Upon Scott's request, an herb supplier stopped gluing the polystyrene liner to the cardboard box. When glued the entire packaging was trash, without the adhesive the polystyrene and cardboard are easily separated and recycled.  MULTIPLE WIN: the producer saves money by eliminating the gluing process!

Diligent, persistent effort brought Piazza close to the 90% zero waste diversion rate yet not over the threshold. Food waste collection for composting was the next big hurdle, requiring a community "WE" effort. Without a permitted composting site in the area nor a hauler equipped for handling food waste, Scott's relentless team leadership was imperative to success.

GreenCycle's mulching facility
John Repenning of GreenCycle, a local mulching and landscape product company, joined the team,  GreenCycle met the appropriate state regulations for food waste composting and accepted Piazza's food waste at one of their several Indy mulching facilities. A local waste hauler worked with Scott on a viable solution for food waste hauling to GreenCycle.

With food waste compost bound, Piazza Produce is officially zero waste!

Zero Waste Icon Scott
Lutocka on plastic film bale
Piazza Produce success is grounded in the required consciousness shifts. The "WE"  is Scott's natural operating mode and at the foundation for Piazza's zero waste leadership role.  Soon the industry will follow due to pure economics as Piazza has an impressive improved bottom line from turning waste cost into recycling revenue.

For details on Piazza's zero waste program, visit the Ei FB album, 09-24-12 Piazza Produce Zero Waste Tour, With his generous spirit, Scott provided additional details in the comment sections.  The Ei FB album, 09-24-12 GreenCycle Mulching Site Tour, gives a pictorial recap of the GreenCycle tour.

Astute business leaders realize the consciousness shift is imminent and are on the Zero Waste Team. Others are waiting until more secure paths are built. The Perpetual LIfe Cycle System Team is in the creation process - YOU are invited to join!

Saturday, September 29, 2012

Perpetual Life Cycle System - Simplicity is Key

In nature "waste" does not exist, rather a perpetual life cycle rearranges molecular structures so the finished product for one use is the basis for its next life. Using modern technology, on-farm anaerobic digestion systems seem to emulate nature's integrated approach to resource management.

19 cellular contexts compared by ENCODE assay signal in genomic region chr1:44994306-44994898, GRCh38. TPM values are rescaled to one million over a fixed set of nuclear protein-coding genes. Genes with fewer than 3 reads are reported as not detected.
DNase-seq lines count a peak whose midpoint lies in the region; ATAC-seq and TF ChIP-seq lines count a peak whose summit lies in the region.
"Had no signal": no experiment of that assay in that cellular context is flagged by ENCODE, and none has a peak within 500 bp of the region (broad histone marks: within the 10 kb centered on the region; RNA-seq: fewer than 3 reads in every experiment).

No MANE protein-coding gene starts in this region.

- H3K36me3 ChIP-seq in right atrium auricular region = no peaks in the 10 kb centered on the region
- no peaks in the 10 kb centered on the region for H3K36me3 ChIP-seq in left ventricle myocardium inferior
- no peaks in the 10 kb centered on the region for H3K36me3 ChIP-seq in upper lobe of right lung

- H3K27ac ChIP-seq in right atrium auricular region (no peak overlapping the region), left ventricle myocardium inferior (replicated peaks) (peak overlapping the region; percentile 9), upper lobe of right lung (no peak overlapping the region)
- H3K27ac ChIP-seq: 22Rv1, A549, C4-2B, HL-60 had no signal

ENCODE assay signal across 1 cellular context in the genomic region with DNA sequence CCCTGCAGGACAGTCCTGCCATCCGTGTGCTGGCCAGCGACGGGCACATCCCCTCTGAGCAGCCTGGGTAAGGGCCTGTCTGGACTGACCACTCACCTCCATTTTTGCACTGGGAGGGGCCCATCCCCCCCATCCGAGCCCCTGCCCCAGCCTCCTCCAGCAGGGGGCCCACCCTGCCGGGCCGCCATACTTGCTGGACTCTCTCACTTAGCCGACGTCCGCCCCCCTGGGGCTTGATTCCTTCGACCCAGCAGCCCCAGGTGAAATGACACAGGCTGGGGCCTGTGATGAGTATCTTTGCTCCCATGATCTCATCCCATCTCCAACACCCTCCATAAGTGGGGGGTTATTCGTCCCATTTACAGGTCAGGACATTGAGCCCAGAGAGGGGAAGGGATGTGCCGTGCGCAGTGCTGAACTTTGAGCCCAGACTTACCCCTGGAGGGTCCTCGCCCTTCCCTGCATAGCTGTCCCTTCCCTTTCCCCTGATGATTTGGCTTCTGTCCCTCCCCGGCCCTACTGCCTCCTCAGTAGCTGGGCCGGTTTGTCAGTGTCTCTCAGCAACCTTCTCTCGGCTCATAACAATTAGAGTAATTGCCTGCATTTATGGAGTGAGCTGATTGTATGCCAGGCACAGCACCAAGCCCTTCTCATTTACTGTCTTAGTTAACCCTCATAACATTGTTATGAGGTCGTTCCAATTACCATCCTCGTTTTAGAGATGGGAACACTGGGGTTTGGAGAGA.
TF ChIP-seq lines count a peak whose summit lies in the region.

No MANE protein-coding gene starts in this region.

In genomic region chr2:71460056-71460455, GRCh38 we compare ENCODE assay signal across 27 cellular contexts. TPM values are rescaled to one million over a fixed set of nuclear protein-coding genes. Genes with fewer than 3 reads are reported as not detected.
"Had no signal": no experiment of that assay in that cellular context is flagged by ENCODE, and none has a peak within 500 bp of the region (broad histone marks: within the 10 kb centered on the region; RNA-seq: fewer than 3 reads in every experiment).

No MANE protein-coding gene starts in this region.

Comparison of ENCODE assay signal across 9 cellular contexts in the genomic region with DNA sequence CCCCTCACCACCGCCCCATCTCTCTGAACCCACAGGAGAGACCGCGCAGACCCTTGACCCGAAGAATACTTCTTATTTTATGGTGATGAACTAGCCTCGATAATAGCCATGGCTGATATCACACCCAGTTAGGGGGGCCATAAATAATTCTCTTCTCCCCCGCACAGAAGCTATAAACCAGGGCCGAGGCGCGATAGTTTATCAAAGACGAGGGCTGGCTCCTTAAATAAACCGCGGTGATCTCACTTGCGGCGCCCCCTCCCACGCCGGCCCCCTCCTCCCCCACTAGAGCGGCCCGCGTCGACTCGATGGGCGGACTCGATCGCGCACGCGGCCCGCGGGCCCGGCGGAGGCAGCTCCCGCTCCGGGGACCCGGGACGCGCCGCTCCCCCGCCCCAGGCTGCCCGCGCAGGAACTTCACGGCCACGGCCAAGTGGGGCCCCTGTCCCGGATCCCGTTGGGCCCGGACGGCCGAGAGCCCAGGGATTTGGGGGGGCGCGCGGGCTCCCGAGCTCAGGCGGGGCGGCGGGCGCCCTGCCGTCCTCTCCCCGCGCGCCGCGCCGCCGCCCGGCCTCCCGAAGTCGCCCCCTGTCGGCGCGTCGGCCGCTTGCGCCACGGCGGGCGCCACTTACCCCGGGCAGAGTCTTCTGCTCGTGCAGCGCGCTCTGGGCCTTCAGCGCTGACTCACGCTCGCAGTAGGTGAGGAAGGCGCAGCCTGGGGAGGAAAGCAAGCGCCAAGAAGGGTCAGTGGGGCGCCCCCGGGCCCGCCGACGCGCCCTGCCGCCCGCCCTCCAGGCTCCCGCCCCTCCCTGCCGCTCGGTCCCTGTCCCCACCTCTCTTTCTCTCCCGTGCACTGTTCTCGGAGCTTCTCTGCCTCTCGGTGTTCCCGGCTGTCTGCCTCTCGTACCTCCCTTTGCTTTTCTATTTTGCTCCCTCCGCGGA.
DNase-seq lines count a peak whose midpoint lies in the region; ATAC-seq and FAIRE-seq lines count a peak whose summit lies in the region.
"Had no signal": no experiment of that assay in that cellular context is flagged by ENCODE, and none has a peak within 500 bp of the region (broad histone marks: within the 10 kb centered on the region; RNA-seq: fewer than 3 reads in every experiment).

Doug Kunnemann, Amy Moreland
& Chris Pierce  during tour
Several Elemental Impact Partners spent an afternoon at Biotown Ag in Reynolds, IN visiting the on-farm anaerobic digestion (A.D.) system. Longtime Ei pal Chris Pierce of Organics Solutions Management gave a detailed tour of the system along with its farm and community integration points.  As managers of the farm A.D., OSM simplified the system processes to create a zero waste scenario where all end and by-products are valuable contributors to the farm and community.

An operating farm with 3,500 head of hormone and antibiotic-free cattle and 900 swine, manure management was the foundation for building the A.D. system. Manure is excellent A.D. feed stock, especially when combined with community "waste" - food, sludge and fats, oils & grease from grease traps. A.D. systems capture methane gas produced from organic decomposition in a controlled environment and generate two by-products: 1> nutrient-rich water and 2> digestate, the remaining solids.

Digestate ready for it next use
as bedding in cattle feed area
The methane gas produced at the Biotown Ag A.D. is converted to electricity, which is used first to power farm operations with the remainder sold to the local grid. With careful testing procedures in-place, the nutrient-rich water is used for on-farm crop irrigation.  Crops are used as animal feed, with a portion returning to manure through the digestion process. The digestate makes excellent bedding for the cattle feed area, returning to the A.D. system once filled with manure. And the perpetual life cycle continues, similar to the cycles in nature.

Simplicity is the foundation inherent in the OSM operating model. In addition to on-farm A.D. systems, OSM developed a series of portable A.D. systems and components through partner company Blue Streams.  With minimal moving parts, Blue Stream units in general use off-the-rack equipment that are easily repaired and / or replaced if necessary. Units fit on standard waste | recycling compactor pads.

Portable Organics Manager
The patented Portable Organics Manager is an on-site food waste collection unit that macerates and slurries food waste for up to a four-week holding period before delivery to its destination, whether A.D. or composting. With an in-system pump, the POM allows for the use of traditional tank trucks and results in significant transportation savings due to larger collection loads.

For a pictorial recap of the impressive tour, visit the Ei FB album, 09-25-12 OSM On-Farm A.D. TourNote Chris added comments to many of the pictures with volume and technical details.

Ei is excited to explore how the perpetual life cycle model may be replicated in commercial settings. Simplicity is key to unlocking the genius model inherent within natural cycles. OSM appears on-track to developing systems where integrity and simplicity intertwine into success.  Soon zero waste practices will evolve into perpetual life systems.